|Mar 02, 2004, 05:03 PM|
New to slope, question about wingloading
Is there a relatively linear relationship between wing loading and wind speeds?
I expect that I will have to add ballast with increasing wind speed to aid in penetration and to keep from getting blown away.
I'm looking at 6.6 oz/sq ft on an EPP bluto-ish plane that I copied and expect it will be ok for light wind....how far off am I?
Thanks in advance,
|Mar 02, 2004, 05:13 PM|
Joined Nov 2003
There are so many different things that you have that goes into a ship that make it perform.Yes the right wing loading will get you close.Post some pics of your ship and let the boys here give you their input.There are alot of guys that I can see that they know what they are talking about.Good luck with the bird!
|Mar 02, 2004, 05:32 PM|
I can tell you that it really depends on where you fly! I have a slope near my house that is GREAT for flying F3F and small light slopers as well as light foam planes--- these are all in the 8 to 14oz wing loading range-- but my favorite planes to fly are Semi Scale PSS Warbirds and I don't even bother flying them at less than a 14 to 25oz wing loading--- but most of my flying with them is at Pt Fermin and the Cajon Pass-- higher lift sites. For me-- anything around 10to 12 oz is a "floater" and above 25oz-- gets real fun real "fast"!!
|Mar 02, 2004, 09:59 PM|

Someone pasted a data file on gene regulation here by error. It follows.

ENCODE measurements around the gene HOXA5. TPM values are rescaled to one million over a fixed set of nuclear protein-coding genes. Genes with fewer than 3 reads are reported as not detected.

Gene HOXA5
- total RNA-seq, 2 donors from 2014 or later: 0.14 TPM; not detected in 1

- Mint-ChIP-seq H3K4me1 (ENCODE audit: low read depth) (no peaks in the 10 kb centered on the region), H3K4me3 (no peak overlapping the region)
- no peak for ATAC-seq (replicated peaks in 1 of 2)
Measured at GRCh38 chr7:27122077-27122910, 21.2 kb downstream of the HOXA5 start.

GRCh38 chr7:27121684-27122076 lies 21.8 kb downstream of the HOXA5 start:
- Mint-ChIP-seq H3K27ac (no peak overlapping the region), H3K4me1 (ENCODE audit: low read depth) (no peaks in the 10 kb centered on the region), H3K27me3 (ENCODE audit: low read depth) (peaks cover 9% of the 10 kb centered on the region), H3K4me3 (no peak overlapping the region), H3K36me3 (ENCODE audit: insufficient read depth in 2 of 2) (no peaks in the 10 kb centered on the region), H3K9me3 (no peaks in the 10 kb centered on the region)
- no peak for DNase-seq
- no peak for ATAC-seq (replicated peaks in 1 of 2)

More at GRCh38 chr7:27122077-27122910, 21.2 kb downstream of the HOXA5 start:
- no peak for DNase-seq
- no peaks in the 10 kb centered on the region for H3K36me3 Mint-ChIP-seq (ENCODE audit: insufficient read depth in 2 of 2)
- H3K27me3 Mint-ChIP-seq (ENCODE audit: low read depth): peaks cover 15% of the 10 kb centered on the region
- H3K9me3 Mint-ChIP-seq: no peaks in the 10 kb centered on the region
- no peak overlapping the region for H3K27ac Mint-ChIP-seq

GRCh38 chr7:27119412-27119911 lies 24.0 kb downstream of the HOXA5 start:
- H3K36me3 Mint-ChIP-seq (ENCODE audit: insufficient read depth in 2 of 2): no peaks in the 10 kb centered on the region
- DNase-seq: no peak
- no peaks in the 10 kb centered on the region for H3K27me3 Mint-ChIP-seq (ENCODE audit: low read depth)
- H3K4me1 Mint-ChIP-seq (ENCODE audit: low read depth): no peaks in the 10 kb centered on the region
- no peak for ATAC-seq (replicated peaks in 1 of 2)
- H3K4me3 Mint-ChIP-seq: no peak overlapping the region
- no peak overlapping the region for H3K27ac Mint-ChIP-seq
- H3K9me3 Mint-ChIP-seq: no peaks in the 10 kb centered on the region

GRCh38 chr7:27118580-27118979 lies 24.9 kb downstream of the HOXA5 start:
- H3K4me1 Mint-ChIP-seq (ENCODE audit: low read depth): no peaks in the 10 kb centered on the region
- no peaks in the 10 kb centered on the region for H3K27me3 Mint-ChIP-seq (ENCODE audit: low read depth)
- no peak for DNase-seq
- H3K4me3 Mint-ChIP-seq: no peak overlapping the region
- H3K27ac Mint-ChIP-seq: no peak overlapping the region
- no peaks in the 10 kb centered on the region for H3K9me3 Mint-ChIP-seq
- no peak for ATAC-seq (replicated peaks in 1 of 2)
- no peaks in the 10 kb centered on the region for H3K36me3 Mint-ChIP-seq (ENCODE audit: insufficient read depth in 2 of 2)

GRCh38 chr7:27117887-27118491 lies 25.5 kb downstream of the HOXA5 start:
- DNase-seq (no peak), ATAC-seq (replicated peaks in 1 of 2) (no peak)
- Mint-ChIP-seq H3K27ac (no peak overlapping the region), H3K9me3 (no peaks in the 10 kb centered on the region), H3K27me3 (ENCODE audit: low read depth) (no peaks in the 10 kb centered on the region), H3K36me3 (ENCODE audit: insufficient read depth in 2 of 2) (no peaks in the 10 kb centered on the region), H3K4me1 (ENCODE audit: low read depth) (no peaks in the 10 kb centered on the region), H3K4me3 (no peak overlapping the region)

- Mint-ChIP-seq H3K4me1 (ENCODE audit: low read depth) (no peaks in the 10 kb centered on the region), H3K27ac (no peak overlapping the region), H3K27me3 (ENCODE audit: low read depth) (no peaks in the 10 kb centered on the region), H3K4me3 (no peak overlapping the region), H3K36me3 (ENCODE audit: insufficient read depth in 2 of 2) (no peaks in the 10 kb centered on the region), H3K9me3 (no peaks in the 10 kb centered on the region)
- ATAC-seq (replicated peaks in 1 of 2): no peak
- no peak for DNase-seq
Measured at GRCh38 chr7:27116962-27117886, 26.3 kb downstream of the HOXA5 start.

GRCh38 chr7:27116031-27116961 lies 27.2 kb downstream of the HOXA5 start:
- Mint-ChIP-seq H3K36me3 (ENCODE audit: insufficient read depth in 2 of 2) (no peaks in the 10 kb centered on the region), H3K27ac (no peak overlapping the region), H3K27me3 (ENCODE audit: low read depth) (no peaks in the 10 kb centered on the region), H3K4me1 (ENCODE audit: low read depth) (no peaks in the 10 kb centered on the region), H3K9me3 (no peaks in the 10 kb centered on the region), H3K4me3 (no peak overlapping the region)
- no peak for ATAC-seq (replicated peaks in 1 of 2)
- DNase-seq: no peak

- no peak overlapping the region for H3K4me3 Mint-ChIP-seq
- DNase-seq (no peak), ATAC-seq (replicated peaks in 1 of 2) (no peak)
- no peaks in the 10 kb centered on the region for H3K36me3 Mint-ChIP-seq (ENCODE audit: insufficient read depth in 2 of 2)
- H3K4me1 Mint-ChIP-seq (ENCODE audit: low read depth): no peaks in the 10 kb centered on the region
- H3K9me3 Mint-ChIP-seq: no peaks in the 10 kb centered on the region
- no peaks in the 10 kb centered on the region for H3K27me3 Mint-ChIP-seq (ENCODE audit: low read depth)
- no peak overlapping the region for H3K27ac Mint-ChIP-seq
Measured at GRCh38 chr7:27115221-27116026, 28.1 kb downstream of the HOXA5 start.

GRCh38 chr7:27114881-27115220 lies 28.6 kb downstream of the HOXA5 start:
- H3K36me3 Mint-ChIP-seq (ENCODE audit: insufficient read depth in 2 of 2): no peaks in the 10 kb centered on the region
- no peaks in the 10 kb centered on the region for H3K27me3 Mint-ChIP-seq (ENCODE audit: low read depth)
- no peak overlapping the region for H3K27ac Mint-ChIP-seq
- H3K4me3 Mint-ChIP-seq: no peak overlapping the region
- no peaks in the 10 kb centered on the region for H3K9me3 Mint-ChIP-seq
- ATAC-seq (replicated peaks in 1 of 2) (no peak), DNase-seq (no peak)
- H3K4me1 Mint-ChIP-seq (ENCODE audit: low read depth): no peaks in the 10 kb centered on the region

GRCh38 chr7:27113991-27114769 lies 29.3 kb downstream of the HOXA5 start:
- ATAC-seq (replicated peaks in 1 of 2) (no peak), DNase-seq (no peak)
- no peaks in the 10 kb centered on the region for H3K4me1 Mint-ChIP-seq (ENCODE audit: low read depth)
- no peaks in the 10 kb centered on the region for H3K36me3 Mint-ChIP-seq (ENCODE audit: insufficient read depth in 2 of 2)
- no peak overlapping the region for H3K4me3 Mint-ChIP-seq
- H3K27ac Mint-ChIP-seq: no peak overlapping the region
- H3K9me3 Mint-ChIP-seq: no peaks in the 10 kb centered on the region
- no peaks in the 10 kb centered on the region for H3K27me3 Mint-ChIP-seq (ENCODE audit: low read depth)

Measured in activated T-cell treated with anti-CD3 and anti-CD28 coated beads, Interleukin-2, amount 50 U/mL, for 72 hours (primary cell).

Drag is another big consideration as regards penetration. I've designed a small SPAD glider that has a very low wingloading, so it flies in relatively light lift (for something made out of Coroplast, anyways). Because all the gear is out in the wind, and because it uses a single surface Jedelsky-style airfoil, the drag is very high. This actually limits its light lift performance, because the L/D is not very good.
On the other hand, a Weasel has a comparative wingloading and far less drag (plus a real airfoil, not just a piece of kinked Coro ). It has a better L/D and will perform great in both lighter and stronger lift than the Coroplast plane. So it's more versatile, and if ballasted up the performance (in terms of energy retention and top speed) gets better.
To make a long story short, as I understand it the L/D performance of a given airframe remains constant regardless of the wingloading of said airframe. However, in order to achieve the best L/D performance, the ballasted airframe will have to fly faster. Which is what you want for stronger lift situations, of course...but a draggy airplane with ballast is still a draggy airplane, and while you may be able to wring some additional performance out of it via additional weight, for stronger lift conditions a sleeker, more streamlined plane will provide much greater satisfaction, especially when ballast is added!
Hopefully the experts can rectify any and all errors I've made in this explanation, but this is pretty much how things work as I understand it. But IANAE (I am not an engineer) so take my hackneyed explanation with a grain of salt
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